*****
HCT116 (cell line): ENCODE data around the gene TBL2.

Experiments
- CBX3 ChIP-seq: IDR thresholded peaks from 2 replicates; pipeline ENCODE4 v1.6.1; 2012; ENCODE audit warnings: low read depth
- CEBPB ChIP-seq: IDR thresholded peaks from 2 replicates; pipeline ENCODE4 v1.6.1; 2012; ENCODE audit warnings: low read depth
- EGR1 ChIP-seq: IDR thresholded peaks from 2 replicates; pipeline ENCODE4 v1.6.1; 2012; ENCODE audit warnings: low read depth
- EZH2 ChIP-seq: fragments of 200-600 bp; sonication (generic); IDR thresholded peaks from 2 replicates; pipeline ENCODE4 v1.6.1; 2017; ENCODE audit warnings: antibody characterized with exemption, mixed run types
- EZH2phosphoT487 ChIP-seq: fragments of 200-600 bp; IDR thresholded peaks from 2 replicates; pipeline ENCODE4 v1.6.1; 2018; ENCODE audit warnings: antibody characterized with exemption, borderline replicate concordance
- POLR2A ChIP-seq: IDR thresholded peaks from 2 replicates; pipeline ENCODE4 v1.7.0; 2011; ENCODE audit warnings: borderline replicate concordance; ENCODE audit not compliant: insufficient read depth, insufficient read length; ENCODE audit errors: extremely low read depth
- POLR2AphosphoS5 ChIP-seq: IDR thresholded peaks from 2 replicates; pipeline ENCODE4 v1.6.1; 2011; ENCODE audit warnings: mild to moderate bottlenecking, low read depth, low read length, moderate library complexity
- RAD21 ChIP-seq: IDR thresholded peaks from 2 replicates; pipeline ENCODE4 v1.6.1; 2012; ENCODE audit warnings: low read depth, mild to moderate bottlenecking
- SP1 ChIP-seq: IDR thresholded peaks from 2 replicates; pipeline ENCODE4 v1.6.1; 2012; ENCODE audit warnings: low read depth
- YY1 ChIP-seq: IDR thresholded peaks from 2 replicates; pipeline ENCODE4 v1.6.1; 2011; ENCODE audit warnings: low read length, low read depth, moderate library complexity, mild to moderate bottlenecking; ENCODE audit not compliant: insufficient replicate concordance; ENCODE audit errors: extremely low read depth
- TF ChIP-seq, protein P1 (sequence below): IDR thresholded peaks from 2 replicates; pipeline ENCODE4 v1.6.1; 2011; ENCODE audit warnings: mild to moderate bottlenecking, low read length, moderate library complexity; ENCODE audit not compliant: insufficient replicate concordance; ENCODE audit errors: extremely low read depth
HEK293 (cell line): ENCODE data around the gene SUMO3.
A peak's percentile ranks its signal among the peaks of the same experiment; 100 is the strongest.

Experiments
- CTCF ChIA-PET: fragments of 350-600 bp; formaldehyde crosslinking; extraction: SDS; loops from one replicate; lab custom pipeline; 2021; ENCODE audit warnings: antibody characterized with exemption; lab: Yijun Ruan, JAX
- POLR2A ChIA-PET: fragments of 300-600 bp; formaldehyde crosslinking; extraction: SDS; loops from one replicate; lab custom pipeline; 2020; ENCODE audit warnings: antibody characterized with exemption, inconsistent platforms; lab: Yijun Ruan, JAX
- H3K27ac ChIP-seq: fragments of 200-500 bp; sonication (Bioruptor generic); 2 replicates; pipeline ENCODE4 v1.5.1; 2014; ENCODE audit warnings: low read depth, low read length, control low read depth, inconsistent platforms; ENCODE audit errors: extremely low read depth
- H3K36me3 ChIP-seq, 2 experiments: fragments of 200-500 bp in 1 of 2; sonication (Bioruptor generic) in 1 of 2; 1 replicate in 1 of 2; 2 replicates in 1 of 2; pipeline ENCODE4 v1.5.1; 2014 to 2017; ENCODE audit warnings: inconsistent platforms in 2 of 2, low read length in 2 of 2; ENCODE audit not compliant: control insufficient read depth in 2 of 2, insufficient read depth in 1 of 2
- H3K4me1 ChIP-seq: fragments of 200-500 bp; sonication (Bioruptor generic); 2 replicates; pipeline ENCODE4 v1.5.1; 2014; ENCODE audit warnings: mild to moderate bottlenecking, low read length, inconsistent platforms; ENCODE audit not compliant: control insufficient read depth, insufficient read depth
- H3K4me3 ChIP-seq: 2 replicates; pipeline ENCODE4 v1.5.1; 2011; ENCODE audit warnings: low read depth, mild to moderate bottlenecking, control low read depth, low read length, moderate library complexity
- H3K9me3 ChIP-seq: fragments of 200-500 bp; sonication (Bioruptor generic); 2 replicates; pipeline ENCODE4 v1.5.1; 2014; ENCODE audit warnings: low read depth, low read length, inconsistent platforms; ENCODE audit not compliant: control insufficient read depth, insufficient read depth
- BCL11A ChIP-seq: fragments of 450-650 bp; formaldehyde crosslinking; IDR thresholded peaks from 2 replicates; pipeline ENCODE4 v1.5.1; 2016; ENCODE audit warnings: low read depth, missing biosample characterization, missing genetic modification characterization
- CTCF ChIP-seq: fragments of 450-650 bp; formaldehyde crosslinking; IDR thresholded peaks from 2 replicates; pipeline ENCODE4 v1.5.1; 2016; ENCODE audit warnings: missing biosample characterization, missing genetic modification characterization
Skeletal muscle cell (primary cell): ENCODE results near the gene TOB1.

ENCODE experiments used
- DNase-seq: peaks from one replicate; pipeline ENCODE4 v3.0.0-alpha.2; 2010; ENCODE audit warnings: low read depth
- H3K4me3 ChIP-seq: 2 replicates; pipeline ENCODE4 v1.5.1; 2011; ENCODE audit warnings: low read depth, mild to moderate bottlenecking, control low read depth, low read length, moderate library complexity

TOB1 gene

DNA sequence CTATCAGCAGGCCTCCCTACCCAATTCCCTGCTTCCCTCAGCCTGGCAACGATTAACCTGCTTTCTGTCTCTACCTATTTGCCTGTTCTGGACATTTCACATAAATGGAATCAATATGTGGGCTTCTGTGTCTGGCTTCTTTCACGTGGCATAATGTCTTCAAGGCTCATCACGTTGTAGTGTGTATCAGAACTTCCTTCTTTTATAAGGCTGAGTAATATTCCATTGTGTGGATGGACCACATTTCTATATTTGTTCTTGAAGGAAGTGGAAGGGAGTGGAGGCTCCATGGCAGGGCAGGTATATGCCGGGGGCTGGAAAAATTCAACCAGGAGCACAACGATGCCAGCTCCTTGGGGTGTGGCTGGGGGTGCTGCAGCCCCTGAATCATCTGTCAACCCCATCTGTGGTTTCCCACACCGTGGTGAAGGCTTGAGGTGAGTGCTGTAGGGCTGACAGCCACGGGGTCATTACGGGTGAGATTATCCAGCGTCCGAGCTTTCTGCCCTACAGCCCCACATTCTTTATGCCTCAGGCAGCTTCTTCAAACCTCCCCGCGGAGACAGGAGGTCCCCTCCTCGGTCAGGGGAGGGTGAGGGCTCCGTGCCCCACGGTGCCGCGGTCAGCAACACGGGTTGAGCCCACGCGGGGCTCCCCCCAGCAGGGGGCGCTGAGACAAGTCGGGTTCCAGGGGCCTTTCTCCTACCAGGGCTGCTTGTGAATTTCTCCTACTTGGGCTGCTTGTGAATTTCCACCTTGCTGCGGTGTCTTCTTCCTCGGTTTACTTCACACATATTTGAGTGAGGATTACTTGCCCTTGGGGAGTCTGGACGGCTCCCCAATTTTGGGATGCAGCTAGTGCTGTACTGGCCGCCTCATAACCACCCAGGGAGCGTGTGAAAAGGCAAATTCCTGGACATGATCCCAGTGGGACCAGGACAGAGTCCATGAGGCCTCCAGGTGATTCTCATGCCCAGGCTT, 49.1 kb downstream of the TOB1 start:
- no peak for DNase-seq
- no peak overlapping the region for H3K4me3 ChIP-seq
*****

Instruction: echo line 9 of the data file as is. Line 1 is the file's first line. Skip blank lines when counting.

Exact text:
- POLR2AphosphoS5 ChIP-seq: IDR thresholded peaks from 2 replicates; pipeline ENCODE4 v1.6.1; 2011; ENCODE audit warnings: mild to moderate bottlenecking, low read depth, low read length, moderate library complexity